"No!" he shrieked, like a child or a maniac.  "That ... it's not the point!"

Margot leaned on the snowblower's handle and sighed, with the exasperation only a long marriage could provoke.  "So the point is not to clear the driveway?"

"No, it's ..." He stopped, considered whether to keep going, then charged ahead.  "Ever since they told me I was diabetic, I've been eating right, losing weight, exercising more, all the bullshit the doctor insisted on, right?"

"Yes, as long as I buy you the food and make your dinners.  I even have to write down your snacks for you."

Normally he'd snap back at this, but he was onto something bigger.  "This was my first test to see if I was really getting healthier and stronger.  I don't want to use the snowblower, I want to shovel it myself.  A year ago I couldn't have done this.  I have to see if I can now."

"That's stupid, Fred.  Really.  I don't mean to be harsh, but you're going to be down with your back for a week after this, and I won't be able to take off work to help you."

They looked at each other.  The gulf between them had never seemed so wide; the distance from her pragmatic realism to his idealistic belief in meaning was so great that they heard only the indistinct echoes of each other's voices, not the actual words the other was saying.  He sagged, defeated, and she kicked the snowblower in frustration.

"I'll finish with the snowblower," he said, and waited for her to move aside.

"No, just stay out of the way," she said, and reached for the pull handle.

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Reader Comments (76)

Female most likely.
December 31, 2012 | Unregistered CommenterEmmanuel Sanya
Female. Reads like "women's fiction."
December 31, 2012 | Unregistered CommenterCD Covington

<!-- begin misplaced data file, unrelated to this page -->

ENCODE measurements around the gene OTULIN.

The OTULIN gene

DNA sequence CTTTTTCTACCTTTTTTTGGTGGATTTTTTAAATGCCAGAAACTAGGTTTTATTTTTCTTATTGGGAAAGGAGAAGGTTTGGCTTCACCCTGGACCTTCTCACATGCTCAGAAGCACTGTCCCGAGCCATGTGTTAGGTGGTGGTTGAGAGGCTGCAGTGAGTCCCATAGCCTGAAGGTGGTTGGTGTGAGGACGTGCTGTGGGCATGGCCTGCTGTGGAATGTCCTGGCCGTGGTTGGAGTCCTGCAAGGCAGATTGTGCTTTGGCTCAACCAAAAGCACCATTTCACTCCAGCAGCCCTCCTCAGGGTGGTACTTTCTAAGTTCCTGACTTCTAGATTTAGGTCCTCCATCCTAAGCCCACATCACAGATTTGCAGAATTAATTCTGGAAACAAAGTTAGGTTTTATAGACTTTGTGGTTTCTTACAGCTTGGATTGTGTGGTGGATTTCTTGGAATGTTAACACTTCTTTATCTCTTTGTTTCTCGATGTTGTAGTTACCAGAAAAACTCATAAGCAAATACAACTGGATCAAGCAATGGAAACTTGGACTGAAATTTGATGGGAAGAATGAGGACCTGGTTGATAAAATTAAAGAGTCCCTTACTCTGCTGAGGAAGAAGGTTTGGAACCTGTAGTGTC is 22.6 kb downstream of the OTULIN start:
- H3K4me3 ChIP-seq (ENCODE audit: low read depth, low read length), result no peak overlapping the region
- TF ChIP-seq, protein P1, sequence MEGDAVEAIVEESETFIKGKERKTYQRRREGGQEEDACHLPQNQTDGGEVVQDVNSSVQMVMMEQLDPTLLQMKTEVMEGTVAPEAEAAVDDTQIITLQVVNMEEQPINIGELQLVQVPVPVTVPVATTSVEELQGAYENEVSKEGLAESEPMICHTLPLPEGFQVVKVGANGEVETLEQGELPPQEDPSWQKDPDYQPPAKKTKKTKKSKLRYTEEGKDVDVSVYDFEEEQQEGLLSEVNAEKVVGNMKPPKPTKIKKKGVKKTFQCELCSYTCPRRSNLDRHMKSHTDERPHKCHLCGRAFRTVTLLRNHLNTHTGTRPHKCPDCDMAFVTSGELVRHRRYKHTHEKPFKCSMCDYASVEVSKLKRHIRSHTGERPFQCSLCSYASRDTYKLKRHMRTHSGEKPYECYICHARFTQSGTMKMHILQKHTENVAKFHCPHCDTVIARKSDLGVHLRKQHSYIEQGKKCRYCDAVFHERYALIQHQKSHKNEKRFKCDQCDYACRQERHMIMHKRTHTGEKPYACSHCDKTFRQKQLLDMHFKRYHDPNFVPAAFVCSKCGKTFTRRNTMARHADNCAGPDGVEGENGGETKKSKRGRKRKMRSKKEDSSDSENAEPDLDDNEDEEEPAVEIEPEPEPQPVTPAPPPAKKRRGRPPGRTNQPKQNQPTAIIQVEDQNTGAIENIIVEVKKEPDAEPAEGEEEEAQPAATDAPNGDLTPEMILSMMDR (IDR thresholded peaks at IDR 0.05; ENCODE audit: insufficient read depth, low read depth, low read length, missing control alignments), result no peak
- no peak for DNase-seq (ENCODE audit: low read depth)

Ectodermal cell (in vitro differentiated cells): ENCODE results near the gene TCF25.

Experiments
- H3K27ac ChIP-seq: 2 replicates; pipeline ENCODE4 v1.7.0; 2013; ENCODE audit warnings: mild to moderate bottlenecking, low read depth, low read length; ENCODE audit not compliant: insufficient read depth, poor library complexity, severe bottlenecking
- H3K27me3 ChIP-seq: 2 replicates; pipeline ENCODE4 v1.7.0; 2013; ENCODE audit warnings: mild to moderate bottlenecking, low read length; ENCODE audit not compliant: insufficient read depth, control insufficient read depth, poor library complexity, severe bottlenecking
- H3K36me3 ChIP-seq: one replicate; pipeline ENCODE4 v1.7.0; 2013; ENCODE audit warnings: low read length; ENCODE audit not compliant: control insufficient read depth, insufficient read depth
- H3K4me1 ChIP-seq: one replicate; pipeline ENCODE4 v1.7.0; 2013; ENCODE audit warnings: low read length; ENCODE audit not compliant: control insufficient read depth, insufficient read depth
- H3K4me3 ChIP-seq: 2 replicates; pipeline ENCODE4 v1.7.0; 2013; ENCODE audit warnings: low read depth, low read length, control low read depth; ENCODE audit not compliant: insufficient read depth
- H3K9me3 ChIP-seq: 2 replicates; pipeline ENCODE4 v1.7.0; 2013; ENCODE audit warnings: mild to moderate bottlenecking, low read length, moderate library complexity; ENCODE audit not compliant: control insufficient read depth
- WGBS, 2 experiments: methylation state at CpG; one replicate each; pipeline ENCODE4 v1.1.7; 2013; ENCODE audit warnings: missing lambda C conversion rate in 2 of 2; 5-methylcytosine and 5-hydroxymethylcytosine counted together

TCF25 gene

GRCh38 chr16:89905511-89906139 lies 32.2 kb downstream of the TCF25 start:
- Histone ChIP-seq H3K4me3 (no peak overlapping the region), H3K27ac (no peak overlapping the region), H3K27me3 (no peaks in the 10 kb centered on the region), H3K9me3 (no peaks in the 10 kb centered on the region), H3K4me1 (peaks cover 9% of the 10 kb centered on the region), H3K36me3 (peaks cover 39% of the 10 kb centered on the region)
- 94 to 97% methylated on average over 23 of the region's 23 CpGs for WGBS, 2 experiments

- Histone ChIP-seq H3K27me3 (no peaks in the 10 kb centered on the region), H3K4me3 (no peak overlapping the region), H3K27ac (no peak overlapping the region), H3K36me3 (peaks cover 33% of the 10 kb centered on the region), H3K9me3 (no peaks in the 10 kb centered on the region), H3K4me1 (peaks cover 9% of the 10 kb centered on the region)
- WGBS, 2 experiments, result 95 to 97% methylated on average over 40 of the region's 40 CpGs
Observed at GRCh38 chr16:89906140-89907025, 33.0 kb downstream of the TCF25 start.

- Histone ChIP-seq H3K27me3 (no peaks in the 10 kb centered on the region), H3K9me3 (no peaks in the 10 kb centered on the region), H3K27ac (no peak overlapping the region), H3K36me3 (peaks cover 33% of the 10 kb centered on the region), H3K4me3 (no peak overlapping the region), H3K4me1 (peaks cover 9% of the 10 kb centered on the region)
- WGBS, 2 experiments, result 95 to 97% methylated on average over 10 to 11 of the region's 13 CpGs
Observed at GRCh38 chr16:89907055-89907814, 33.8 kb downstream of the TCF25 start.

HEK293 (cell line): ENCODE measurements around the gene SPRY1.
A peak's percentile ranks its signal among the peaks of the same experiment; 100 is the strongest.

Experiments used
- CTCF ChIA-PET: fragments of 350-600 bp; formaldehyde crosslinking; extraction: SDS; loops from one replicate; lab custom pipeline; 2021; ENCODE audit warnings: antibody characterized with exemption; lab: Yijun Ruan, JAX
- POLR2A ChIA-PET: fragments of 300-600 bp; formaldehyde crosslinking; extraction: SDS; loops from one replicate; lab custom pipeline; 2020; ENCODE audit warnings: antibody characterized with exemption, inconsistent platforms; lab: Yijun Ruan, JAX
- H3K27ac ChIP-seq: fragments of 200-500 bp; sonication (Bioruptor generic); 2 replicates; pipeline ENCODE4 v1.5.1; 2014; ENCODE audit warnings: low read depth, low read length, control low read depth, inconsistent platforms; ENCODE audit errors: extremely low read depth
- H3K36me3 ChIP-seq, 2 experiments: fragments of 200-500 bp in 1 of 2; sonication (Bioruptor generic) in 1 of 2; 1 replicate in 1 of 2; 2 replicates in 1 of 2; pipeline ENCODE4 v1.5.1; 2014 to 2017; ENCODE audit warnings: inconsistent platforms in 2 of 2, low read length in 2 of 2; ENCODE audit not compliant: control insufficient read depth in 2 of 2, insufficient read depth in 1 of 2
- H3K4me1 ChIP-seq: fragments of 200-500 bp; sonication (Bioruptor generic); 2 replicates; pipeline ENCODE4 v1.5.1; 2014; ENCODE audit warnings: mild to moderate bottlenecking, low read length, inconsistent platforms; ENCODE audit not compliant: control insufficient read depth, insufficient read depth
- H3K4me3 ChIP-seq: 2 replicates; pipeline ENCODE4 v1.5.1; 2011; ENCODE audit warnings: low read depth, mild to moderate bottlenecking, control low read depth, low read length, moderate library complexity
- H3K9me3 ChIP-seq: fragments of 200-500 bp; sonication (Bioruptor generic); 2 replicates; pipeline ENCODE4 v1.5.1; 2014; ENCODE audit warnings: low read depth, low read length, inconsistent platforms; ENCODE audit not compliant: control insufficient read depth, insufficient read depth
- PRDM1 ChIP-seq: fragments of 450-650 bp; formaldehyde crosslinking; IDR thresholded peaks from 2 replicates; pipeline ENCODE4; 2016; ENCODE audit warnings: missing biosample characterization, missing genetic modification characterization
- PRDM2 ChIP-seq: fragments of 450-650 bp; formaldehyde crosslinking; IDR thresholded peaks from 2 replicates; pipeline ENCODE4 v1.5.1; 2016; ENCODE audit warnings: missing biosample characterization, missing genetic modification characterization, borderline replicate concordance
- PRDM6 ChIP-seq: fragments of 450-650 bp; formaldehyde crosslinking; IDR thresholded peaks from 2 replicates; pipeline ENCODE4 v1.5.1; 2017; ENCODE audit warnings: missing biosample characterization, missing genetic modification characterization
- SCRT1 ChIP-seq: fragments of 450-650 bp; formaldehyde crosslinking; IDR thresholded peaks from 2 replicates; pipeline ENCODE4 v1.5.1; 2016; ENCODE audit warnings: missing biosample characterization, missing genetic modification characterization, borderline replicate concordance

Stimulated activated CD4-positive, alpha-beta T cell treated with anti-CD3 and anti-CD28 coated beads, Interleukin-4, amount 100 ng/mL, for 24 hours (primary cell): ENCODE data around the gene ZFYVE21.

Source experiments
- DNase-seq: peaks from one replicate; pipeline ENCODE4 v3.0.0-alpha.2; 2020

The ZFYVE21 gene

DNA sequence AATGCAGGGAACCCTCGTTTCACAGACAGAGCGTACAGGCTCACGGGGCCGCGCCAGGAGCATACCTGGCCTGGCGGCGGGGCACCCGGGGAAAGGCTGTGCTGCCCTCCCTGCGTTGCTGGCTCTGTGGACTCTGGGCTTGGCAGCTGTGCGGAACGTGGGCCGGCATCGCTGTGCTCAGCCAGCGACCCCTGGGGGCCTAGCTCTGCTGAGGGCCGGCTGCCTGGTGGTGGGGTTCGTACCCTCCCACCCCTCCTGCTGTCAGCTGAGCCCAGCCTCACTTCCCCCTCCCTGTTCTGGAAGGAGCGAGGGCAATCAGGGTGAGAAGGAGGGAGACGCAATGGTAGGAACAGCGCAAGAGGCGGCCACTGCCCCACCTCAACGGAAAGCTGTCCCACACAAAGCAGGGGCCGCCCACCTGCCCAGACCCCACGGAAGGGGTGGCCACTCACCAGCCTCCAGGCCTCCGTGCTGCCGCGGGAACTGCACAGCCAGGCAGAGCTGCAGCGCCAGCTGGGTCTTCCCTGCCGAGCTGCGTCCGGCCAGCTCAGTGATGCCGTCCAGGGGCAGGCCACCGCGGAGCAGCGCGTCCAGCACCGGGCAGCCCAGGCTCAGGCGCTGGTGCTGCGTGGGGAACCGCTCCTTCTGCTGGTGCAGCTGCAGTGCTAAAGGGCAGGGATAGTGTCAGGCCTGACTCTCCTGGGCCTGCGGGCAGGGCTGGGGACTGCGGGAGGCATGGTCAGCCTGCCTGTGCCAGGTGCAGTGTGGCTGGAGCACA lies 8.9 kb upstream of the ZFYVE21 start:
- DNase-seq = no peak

December 31, 2012 | Unregistered CommenterNatalie
Female.i don't think a man would have ended it there.
December 31, 2012 | Unregistered CommenterMelanie
December 31, 2012 | Unregistered CommenterPaul Weimer (@princejvstin)
December 31, 2012 | Unregistered CommenterMichelle Knowlton
December 31, 2012 | Unregistered CommenterDominick Swennen
December 31, 2012 | Unregistered CommenterCarolC
Male, (quite possibly my brother.)
December 31, 2012 | Unregistered CommenterClaudia
December 31, 2012 | Unregistered CommenterAlethea
December 31, 2012 | Unregistered CommenterKate
Female - but it feels so obviously like a female that I really want to say male! No keeping it female. (I have this creeping suspicion that all my answers are going to be wrong - which almost deserves a prize just for consistencies sake!)
Lynn :D
December 31, 2012 | Unregistered CommenterLynn
December 31, 2012 | Unregistered CommenterMieneke
December 31, 2012 | Unregistered Commenternumberdance
December 31, 2012 | Unregistered CommenterCyndi
December 31, 2012 | Unregistered CommenterCarrie
December 31, 2012 | Unregistered CommenterProtected
December 31, 2012 | Unregistered Commentermarciepooh
December 31, 2012 | Unregistered CommenterKarmin
December 31, 2012 | Unregistered CommenterLaura
December 31, 2012 | Unregistered CommenterShelly
I think female. She sounds like a woman I know.
December 31, 2012 | Unregistered CommenterJuniper
December 31, 2012 | Unregistered CommenterJean
December 31, 2012 | Unregistered CommenterJade
December 31, 2012 | Unregistered Commentercarlam..
December 31, 2012 | Unregistered CommenterRichard Auffrey
December 31, 2012 | Unregistered Commenterperiklis begzos
December 31, 2012 | Unregistered CommenterLisaC
December 31, 2012 | Unregistered CommenterJohn Smith

First paragraph felt definitely female. and the male doesn't behave the way I imagine a guy would write.
December 31, 2012 | Unregistered CommenterKaren D.
I vote female, as typicalstereo as my vote may be.
December 31, 2012 | Unregistered CommenterAlan Dionne
December 31, 2012 | Unregistered CommenterTrilby
Male. Never questioned it. The stubbornness did it for me.
December 31, 2012 | Unregistered CommenterMike Douton
December 31, 2012 | Unregistered CommenterStephanie B.
Sounds like a man trying to be a woman.
December 31, 2012 | Unregistered CommenterJimmy Slim
January 1, 2013 | Unregistered CommenterLonnie
January 1, 2013 | Unregistered CommenterSandy
January 1, 2013 | Unregistered CommenterAtrus
January 1, 2013 | Unregistered CommenterJo in OKC
January 1, 2013 | Unregistered CommenterNadine
And I actually have a thought as to a specific author, but I'll keep that to myself...
January 1, 2013 | Unregistered CommenterGhryswald
Mmmmmm. Female.
January 1, 2013 | Unregistered CommenterThom
January 1, 2013 | Unregistered CommenterSL Hass
January 1, 2013 | Unregistered CommenterJillA
January 2, 2013 | Unregistered Commentermugene
January 2, 2013 | Unregistered Commentermegazver
January 2, 2013 | Unregistered Commenterholdas
January 2, 2013 | Unregistered CommenterSara Townsend
January 2, 2013 | Unregistered CommenterFrances
January 2, 2013 | Unregistered CommenterBephers